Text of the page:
The Coalition on the Public Understanding of Science (COPUS) network is working to form regional hubs of activity. A COPUS hub is a locally based community of COPUS participants and science stakeholders who work together within a designated geographic region to promote the public understanding of science. Its members are self-determined and include scientists, universities, K–16 educators, informal science-education centers, business leaders, and other professionals who collaborate to develop and coordinate activities that engage the community in science. More information about hubs, including an interactive map of hub locations, is available on the COPUS Web site at www.copusproject.org/regional_hubs.php.
The COPUS organizers recently requested and received additional funding from the National Science Foundation on behalf of the regional hub network. Funds will support a two-day workshop that will focus on building stronger bridges among stakeholders and identifying strategies for sustaining efforts through the regional and thematic hubs. The primary goals of the workshop are (a) to examine different hub models; (b) to identify and articulate the motivations, opportunities, advantages, and challenges of developing and maintaining a regional or thematic hub; (c) to share successes and best practices; (d) to focus on critical needs for a successful hub, including those that can best be met by COPUS; and (e) to discuss needs and strategies for long-term networking.
The meeting will be held in Tampa, Florida, 7–8 March 2008, and will include representatives from seven hubs, as well as Sigma Xi Scientific Research Society, the Association of Science-Technology Centers, and the WGBH Educational Foundation.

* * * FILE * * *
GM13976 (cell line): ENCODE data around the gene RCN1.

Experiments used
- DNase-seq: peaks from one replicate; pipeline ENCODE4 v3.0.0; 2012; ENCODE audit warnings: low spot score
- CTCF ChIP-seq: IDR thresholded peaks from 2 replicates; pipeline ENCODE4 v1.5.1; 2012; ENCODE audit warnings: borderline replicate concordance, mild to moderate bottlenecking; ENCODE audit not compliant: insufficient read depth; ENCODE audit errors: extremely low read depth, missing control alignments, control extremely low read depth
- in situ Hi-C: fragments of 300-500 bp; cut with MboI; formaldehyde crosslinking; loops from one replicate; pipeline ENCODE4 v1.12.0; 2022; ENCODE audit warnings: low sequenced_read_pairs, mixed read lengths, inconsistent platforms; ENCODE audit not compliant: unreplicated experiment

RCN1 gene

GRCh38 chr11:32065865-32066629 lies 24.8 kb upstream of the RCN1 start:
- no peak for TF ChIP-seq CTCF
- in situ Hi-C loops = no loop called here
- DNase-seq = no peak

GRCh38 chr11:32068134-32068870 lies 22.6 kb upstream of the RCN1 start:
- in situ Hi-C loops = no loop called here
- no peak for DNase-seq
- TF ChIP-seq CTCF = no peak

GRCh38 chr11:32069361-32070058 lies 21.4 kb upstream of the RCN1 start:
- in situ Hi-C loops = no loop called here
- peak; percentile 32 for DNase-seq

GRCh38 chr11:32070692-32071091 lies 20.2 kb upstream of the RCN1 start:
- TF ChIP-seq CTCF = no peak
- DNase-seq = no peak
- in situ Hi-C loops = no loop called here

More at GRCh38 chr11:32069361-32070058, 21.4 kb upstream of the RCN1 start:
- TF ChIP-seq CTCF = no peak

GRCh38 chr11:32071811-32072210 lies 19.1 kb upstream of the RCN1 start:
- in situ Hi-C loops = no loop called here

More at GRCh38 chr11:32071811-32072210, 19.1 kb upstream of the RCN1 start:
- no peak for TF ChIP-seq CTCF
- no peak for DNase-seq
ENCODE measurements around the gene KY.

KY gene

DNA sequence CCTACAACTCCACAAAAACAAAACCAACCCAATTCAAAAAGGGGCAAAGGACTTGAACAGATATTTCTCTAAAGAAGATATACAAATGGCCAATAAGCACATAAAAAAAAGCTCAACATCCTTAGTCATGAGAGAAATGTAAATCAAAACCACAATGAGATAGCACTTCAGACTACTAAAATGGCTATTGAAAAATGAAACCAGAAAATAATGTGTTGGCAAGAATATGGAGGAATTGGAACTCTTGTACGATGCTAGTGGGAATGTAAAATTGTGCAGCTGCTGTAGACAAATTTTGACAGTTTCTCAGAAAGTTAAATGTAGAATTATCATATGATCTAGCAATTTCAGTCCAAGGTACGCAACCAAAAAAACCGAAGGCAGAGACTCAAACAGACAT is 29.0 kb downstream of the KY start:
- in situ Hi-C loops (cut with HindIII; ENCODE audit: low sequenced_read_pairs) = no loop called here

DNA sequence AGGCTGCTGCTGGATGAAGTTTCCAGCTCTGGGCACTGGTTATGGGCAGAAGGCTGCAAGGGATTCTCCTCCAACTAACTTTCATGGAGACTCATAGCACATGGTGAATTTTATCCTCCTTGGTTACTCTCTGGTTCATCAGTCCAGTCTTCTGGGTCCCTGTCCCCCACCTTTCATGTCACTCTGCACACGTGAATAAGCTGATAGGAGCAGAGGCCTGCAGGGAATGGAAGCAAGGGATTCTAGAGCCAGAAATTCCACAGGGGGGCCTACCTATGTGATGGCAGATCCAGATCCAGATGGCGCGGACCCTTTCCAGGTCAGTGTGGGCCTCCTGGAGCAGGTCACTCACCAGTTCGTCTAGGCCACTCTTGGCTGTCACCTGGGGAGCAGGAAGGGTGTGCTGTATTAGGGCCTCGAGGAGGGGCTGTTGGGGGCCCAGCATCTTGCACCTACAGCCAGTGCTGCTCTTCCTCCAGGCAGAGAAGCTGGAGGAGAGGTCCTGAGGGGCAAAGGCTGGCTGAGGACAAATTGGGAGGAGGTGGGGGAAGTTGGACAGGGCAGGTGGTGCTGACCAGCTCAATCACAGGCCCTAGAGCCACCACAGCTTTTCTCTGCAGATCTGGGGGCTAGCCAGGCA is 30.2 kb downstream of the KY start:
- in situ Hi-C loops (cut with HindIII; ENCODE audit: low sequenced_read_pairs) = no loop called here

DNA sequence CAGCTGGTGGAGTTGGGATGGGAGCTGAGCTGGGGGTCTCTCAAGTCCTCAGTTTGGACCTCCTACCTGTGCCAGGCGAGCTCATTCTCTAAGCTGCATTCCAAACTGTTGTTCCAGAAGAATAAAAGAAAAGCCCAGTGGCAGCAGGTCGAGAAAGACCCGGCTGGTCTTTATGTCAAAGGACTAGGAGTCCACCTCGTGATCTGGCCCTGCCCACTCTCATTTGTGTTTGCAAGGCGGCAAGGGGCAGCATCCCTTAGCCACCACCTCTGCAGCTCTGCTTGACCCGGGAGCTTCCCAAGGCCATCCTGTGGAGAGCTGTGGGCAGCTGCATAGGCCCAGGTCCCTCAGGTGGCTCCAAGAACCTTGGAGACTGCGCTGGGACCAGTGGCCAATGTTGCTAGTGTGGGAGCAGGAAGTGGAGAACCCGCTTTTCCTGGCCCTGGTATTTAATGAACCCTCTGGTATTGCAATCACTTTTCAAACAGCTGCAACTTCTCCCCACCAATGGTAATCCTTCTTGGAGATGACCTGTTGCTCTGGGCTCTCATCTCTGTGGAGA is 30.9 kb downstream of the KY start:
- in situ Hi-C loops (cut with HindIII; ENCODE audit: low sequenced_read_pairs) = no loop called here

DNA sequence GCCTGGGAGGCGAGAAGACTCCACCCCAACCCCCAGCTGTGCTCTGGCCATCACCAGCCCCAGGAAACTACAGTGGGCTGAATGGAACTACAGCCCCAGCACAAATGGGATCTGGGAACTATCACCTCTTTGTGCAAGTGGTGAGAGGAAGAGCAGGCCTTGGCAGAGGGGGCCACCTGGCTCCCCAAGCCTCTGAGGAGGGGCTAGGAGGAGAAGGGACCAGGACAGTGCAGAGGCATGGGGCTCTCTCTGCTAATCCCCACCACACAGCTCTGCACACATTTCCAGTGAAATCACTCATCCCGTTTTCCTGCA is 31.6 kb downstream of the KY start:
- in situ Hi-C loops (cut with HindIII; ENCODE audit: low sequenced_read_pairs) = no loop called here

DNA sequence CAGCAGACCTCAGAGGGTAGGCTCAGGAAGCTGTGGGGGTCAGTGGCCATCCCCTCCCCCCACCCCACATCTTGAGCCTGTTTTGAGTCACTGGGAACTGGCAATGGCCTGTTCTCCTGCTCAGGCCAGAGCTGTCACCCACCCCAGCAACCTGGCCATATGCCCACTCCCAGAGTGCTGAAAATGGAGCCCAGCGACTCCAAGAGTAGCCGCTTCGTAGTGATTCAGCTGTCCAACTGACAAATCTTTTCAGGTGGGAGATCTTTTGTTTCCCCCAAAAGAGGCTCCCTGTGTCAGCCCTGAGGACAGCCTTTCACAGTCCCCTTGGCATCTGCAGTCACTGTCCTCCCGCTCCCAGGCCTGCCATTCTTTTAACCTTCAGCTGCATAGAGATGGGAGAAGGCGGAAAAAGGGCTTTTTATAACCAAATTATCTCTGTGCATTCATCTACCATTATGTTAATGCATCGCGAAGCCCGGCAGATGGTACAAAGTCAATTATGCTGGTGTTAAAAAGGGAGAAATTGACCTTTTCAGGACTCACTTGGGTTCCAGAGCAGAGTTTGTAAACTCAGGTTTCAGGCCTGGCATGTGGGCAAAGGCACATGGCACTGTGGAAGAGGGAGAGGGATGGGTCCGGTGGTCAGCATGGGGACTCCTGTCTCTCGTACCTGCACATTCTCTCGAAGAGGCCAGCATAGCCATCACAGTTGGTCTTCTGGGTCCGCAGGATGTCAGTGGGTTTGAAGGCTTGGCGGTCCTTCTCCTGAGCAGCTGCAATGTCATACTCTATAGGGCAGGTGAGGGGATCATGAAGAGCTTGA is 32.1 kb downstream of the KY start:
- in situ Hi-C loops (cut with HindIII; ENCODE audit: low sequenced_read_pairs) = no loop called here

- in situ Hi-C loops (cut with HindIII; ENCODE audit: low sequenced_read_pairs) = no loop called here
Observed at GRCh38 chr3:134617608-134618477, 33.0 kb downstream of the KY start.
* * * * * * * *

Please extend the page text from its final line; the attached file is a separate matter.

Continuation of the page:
The AIBS Public Policy Office recently launched a new Web resource that will help interested parties gain a better understanding of the federal budget and appropriations process. The Web resource may be viewed at www.aibs.org/public-policy/budget_source.html.
The North American Association for Environmental Education (NAAEE) held its annual conference in Virginia Beach, Virginia, 14–17 November. With 17 workshops, 15 field trips, more than 300 concurrent sessions and presentations, and about 50 posters, this conference provided rich resources for people in the education profession to improve their ability to teach and understand sustainability and the environment.
Keynote speakers included Syliva Earle, oceanographer and writer, and Milton Chen, of the George Lucas Educational Foundation. Chen described the “Edutopia” envisioned by his foundation and many leading educators, wherein project learning displaces textbook learning, technology is used to help students express their knowledge and creativity, and community partners break down the isolation of the classroom.
Brian Stagg and Oksana Hlodan from AIBS attended the event. They collaborated on a presentation and manned a booth in the exhibition hall. In the presentation, Hlodan spoke about issue-based teaching and ways to engage students in topical, meaningful activities. Stagg illustrated how BioScience is an excellent source of topical material and walked session participants through a lesson plan using a BioScience article. The AIBS Education and Outreach department wants to introduce educators to lesson planning with BioScience resources, and is collecting teacher feedback at conferences to help in the development of this venture.
Original article in English
Spanish translation of a previously posted article